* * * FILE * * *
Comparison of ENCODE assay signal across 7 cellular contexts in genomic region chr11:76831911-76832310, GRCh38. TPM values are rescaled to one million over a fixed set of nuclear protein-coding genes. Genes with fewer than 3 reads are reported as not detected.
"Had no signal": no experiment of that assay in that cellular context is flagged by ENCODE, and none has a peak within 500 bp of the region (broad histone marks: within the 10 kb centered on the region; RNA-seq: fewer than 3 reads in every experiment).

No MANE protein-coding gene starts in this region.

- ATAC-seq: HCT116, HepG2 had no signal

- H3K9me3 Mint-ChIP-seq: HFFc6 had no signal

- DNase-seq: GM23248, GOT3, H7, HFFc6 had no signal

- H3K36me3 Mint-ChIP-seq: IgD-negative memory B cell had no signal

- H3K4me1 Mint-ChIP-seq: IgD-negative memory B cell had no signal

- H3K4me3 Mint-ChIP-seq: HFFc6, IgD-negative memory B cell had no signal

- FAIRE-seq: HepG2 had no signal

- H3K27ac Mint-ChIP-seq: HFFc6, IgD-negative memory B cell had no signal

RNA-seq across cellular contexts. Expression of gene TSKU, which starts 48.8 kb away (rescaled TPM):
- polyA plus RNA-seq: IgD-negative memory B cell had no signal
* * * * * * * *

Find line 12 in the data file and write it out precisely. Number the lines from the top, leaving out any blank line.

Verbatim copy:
RNA-seq across cellular contexts. Expression of gene TSKU, which starts 48.8 kb away (rescaled TPM):